There are hundreds of fun and fabulous seed starting products out there, but you don't have to spend all that money. If you can at least invest in a bag of Seed Starting Medium or very lightweight potting soil, that alone will get you off to a great start.
Cheaper Than Peat Pellets/Pods:
Those seed starting pods or pellets, the kind that come looking like little disks then expand in water to look like a huge brown marshmallow, are admittedly handy. However, you can imitate these will little effort and money:
1. Save the tubes from inside your toilet paper rolls.
2. Cut a tube in half, resulting in two shorter tubes. (Note that this is optional. You could use the entire tube if you feel like the plants you're growing need more room for their roots to stretch out before they are transplanted or moved to a larger container.)
3. Take one of those half-tubes and decide which end will be the "bottom" of your peat pod. Make a few cuts in the bottom of the tube so that you will be able to fold it in on itself.
3. Fold in the bottom of the half-tube, making sure the bottom of it is mostly closed. Repeat until you have as many folded half-tubes as needed.
4. Place these tubes in a water-proof tray of some sort.
5. Fill each with seed starting medium or a lightweight potting soil.
6. Plant seeds as directed.
7. Water these by pouring water into the tray, not by pouring it directly onto the soil.
8. My general rule of thumb is to transplant these, tube and all, into a newspaper/Jiffy pot with potting soil soon after they develop their first set of "true leaves."
Cheaper Than Those Biodegradable Jiffy Pots: Jiffy pots are also very convenient, but there's a nearly free alternative to these as well. You'll need to make sure you have a tray or tub with sides as high as the pots will be tall, but you can make newspaper pots, the creation of which I illustrated last year.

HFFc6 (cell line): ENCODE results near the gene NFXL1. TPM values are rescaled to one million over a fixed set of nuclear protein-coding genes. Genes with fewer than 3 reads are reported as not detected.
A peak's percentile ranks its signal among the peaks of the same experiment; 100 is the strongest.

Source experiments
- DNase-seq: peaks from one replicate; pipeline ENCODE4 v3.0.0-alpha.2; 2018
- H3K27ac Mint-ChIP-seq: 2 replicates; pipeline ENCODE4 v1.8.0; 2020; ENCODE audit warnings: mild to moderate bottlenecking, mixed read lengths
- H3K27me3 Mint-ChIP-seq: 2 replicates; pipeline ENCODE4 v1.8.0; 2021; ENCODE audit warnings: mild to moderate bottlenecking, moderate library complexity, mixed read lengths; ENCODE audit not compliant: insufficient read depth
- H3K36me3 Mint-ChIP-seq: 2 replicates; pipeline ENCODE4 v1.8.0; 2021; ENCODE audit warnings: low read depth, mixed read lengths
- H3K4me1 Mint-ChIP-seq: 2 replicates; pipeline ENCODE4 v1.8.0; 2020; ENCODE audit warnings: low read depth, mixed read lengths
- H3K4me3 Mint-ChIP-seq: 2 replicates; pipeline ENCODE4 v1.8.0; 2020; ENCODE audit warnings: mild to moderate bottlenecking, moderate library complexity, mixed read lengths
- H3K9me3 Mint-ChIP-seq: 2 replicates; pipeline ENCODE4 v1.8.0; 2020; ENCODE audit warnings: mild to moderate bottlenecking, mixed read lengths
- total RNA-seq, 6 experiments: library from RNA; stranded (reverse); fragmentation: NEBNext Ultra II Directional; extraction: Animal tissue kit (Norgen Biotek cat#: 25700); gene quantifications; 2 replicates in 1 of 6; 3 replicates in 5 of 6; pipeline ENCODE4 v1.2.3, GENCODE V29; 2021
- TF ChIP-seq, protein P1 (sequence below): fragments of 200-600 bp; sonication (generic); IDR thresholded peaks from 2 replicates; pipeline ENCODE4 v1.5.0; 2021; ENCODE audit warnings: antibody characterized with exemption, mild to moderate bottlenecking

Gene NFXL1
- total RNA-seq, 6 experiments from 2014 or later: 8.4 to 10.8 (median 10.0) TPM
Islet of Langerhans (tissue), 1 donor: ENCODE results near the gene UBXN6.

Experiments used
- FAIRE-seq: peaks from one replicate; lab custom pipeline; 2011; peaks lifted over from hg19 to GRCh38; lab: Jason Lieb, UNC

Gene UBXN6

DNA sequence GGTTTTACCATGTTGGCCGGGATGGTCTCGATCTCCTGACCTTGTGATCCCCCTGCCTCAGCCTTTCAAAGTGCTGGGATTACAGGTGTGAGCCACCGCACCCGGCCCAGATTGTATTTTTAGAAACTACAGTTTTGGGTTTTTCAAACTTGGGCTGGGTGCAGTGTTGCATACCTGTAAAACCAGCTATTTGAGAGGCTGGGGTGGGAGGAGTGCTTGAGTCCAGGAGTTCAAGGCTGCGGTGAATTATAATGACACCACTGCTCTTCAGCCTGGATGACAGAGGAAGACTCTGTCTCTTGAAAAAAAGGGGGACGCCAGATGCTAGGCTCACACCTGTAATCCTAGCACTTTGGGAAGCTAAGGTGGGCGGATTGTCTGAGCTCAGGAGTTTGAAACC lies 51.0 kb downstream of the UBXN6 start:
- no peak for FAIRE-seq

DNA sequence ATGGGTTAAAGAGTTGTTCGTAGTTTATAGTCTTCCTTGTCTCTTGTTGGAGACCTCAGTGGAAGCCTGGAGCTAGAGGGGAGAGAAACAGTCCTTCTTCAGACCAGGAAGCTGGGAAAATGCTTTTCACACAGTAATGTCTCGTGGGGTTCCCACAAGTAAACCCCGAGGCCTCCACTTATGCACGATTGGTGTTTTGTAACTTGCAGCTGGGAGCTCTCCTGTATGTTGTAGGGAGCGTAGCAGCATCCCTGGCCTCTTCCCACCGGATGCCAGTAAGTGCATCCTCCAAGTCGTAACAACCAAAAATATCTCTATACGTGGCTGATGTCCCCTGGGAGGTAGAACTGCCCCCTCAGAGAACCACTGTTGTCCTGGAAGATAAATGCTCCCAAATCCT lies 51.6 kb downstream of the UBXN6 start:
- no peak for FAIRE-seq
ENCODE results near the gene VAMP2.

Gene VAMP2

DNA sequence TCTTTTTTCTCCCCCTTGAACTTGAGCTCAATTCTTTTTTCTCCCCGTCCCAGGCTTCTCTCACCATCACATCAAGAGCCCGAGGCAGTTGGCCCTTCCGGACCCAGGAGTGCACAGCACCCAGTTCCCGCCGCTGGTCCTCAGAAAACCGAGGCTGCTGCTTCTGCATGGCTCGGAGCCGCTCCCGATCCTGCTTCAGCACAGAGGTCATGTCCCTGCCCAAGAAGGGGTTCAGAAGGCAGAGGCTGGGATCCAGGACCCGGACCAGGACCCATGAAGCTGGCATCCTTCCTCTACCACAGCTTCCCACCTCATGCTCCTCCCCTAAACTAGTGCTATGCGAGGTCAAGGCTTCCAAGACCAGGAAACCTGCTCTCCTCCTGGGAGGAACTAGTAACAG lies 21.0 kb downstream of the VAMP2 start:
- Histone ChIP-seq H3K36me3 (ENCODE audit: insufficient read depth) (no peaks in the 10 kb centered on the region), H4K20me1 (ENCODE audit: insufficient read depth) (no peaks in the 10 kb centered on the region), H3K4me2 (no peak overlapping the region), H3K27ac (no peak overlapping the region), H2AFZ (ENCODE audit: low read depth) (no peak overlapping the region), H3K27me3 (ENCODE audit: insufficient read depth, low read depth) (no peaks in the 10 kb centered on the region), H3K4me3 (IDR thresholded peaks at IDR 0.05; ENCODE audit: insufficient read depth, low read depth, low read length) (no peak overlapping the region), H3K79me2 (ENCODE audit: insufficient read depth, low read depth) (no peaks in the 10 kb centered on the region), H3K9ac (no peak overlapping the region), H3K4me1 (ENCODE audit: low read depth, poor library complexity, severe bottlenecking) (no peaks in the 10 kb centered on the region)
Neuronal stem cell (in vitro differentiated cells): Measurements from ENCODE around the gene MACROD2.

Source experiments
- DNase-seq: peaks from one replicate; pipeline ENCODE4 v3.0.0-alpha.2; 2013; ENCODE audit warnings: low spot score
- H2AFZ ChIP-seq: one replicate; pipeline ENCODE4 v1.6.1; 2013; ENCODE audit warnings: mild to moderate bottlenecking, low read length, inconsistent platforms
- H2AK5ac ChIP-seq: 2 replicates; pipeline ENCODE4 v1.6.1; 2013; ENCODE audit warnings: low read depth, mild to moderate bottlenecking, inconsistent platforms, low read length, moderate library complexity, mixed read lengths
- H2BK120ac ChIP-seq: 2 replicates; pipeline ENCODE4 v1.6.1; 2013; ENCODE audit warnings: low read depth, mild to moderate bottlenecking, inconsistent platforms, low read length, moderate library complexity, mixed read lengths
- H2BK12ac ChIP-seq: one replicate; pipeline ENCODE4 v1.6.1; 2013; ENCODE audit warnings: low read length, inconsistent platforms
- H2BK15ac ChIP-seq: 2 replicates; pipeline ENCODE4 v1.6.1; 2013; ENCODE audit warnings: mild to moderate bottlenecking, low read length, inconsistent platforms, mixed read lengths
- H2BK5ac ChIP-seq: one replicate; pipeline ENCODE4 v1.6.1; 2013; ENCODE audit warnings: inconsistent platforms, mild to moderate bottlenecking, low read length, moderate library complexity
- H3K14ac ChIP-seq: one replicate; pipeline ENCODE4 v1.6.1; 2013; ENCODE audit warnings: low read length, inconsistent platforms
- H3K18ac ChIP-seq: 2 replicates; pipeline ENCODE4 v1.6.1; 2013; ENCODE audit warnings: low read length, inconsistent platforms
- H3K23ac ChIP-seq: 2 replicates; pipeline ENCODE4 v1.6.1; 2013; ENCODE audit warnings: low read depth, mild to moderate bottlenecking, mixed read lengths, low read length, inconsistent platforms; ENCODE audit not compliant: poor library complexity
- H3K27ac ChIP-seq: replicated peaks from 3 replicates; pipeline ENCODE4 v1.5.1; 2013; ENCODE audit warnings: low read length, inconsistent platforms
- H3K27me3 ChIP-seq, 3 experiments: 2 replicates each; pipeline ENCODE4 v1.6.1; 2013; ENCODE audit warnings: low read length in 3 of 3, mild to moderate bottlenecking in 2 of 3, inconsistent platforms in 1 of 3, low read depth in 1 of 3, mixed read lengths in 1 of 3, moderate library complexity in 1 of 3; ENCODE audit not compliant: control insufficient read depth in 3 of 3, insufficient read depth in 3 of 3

Cheaper Than Fancy Trays: You can use damn near anything as a water-proof tray to hold your seedlings. I love using plastic food containers that used to hold things like bakery cookies. Plastic dish tubs from the dollar store are useful, especially when seedlings have been moved to larger newspaper or Jiffy pots. On the smaller scale, butter tubs (or a spreadable cheese tub, like I used in the pictures above) do well. Amazingly, Skinny Cow ice cream sandwich containers fit the toilet paper tube "pods" (and actual peat pods) perfectly, and they also fit right onto our windowsills. Just make sure that anything you use that once contained food has been cleaned out properly.
Cheaper than Grow Lights: Grow lights can help prevent leggy seedlings, but they're also pretty expensive. A cheaper option would be to hang an inexpensive shop light over your seedlings instead. Or, like me, you can simply grow your seedlings on south-facing windowsills and deal with the fact that they'll be a tad bit leggy. (Sunlight is FREE!)
Cheaper than Buying Plastic Seedling Cells: Some people buy the little six-pack plastic cells when, just last year, they might have purchased flowers from the garden center in a nearly identical six-pack. Whenever I buy flowers (or other plants) in cells or small pots sturdy enough to still be in one piece after removal of the flowers, I rinse that sucker out and stash it away in my garage to use for flowers from seed the next year. (They also work for most veggies from seed, unless they have delicate roots.)
Cheaper than Any of That Other Stuff: This won't work with some seeds (read your packets!), but sometimes you can wait until the appropriate time to direct-seed them into the garden. My favorite thing about this method, to be honest, has little to do with money... it's the fact that there's no hardening off to be done at all. How convenient.
That's about all I can think of at the moment. Please post and share your ideas!